Lessons from “Jack and the Beanstalk”

The other day as I was snapping my daughter into her car seat, I noticed a strange bulge.

In her pants.

“‘Don’t look!” she wailed, covering the bulge.

I ignored her and pulled out…a golf ball.

Weird, yes. Out of the ordinary? Quite.

“Where did you get this?” I asked.

“From [name of playmate].”

“Does she know you have it?”

A guilty look, “No.”

“Emily! When you take something that doesn’t belong to you, without someone giving you permission, that is stealing! And stealing is bad.” She promptly burst into tears.

A few minutes later, we had returned the ball and apologized for taking something that was not ours. But the discussion was not over, and as we drove home, Emily and I talked about how it must feel to have something taken from you, how it hurts people’s feelings, and on and on.

How ironic is it that she should choose “Jack and the Beanstalk” for her bedtime story that night.

For those who have not read this little gem recently, I will recap it for you:

Jack and his mother are dirt poor and they sell their cow. In return they get magic beans which Jack’s mother throws out the window. The next morning Jack finds a beanstalk. He climbs it, goes into the giant’s castle [a classic case of breaking and entering], steals the giant’s gold coins [felony] and runs away. After Jack and his mother blow through the gold he returns and steals the golden goose [misdemeanor?]. After a while, he returns and steals a golden harp [felony] and the giant, having already been stolen from and trespassed upon twice, gives chase. Jack shimmies down the beanstalk and the giant tries to follow, instead of catching Jack, he falls to his death [involuntary manslaughter].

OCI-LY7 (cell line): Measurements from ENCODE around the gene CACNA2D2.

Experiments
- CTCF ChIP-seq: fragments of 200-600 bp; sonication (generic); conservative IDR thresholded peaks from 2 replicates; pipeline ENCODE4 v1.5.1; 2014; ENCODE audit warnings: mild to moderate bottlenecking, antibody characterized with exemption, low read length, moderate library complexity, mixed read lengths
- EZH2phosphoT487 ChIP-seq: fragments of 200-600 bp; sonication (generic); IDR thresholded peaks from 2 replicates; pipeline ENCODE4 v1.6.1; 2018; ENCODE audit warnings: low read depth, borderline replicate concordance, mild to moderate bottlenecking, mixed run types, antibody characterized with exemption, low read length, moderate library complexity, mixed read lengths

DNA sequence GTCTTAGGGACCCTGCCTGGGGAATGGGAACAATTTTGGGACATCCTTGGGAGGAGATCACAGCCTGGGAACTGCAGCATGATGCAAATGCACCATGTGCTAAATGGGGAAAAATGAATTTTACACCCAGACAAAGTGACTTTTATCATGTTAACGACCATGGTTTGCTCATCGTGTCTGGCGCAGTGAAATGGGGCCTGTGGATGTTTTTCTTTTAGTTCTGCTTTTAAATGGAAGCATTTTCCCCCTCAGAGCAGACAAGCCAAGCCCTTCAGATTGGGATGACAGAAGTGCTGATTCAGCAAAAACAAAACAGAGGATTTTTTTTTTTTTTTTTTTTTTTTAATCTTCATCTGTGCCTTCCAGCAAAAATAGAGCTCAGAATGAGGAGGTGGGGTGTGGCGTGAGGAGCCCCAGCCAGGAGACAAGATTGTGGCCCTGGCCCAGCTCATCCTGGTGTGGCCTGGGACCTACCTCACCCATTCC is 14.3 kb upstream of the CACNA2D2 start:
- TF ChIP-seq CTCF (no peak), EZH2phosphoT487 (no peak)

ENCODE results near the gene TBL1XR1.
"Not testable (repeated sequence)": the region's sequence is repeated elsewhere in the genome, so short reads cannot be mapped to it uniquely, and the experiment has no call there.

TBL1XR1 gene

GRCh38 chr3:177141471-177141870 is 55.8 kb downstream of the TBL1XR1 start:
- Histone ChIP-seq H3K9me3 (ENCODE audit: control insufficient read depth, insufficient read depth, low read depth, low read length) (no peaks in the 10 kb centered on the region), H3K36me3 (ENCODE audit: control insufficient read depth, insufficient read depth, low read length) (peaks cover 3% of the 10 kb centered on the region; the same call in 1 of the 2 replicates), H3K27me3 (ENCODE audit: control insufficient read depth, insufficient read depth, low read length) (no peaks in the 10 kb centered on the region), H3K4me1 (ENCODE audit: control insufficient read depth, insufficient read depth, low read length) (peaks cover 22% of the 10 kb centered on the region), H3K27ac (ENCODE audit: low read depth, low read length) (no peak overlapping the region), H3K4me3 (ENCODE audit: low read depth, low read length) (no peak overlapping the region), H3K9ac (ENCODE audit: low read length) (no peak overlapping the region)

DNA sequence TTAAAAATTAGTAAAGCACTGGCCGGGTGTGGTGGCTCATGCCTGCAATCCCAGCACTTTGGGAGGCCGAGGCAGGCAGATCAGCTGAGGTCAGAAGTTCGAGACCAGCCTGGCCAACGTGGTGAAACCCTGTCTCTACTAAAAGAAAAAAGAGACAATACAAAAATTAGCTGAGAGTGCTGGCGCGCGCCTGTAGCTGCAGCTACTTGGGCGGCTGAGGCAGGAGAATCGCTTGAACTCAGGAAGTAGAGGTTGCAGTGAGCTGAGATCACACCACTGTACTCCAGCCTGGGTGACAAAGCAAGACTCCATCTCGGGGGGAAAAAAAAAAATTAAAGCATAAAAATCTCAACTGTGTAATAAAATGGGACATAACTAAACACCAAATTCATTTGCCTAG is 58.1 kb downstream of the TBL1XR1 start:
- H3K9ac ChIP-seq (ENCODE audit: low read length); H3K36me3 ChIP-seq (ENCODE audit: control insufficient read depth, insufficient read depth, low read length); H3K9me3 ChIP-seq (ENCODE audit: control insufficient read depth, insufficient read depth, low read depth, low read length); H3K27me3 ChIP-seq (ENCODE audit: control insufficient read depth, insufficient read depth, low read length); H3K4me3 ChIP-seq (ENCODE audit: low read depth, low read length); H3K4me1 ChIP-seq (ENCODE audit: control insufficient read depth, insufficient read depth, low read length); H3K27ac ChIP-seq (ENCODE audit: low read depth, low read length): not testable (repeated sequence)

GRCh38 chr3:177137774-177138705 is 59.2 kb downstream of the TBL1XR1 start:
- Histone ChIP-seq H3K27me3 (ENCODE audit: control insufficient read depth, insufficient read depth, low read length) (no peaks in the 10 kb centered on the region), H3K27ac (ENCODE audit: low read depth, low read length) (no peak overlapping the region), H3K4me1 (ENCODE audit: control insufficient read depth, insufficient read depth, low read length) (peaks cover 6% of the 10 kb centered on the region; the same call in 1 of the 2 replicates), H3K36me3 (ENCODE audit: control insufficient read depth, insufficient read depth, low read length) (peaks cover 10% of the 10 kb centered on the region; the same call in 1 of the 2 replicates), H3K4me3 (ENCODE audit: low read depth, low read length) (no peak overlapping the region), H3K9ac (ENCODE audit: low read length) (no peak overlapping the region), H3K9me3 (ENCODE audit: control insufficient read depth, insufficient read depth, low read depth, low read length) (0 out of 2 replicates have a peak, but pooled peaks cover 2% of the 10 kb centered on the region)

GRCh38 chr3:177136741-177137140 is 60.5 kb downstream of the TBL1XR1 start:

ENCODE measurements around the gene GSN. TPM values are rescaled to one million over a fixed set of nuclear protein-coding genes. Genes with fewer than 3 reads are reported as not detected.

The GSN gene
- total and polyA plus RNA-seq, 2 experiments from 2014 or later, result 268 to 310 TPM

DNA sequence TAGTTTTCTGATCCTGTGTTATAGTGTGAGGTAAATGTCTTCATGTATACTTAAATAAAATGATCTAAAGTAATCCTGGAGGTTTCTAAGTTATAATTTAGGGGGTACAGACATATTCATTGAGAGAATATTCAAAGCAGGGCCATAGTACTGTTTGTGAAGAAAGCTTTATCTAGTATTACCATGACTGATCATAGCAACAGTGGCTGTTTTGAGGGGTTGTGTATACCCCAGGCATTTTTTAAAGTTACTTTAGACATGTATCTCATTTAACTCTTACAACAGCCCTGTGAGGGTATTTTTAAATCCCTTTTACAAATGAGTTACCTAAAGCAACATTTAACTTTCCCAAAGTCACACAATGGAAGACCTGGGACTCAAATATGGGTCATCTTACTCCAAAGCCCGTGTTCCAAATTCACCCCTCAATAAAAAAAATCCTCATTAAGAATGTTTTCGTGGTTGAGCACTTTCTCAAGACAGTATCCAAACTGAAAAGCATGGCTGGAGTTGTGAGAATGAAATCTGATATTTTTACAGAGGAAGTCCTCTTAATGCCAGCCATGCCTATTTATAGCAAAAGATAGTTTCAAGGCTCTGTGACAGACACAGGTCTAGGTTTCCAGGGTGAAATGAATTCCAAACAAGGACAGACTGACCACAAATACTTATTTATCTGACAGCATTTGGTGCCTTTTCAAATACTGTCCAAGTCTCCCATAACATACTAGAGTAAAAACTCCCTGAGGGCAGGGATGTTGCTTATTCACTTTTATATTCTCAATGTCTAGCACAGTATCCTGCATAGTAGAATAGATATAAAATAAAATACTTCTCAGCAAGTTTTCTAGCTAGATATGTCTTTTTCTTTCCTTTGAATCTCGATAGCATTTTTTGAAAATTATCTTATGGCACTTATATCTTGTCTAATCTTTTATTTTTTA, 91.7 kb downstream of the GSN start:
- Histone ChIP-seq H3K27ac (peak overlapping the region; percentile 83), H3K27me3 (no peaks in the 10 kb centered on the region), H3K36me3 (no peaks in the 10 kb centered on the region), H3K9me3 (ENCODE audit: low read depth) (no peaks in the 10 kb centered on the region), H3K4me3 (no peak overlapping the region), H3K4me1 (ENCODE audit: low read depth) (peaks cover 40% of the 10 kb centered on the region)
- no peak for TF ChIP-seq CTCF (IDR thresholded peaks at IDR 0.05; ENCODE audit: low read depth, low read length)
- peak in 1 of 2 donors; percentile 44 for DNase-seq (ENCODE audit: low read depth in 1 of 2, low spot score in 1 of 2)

For all of this mischief, Jack and his mother [his accomplice and/or mentor] live happily ever after – having stolen repeatedly from and then having killed the giant.

So what if the giant eats Englishmen or likes the smell of their blood? He sure as heck never got a chance to eat Jack who is, after all, a classic repeat offender and overall malcontent.

I mistakenly thought that these old fairy tales were supposed to encourage children to be better behaved, not turn to larceny. Silly me!

Needless to say, I’ll be avoiding “Jack and the Beanstalk” for a little while. I don’t think it is giving my impressionable young daughter any more reason to turn towards a life of crime.

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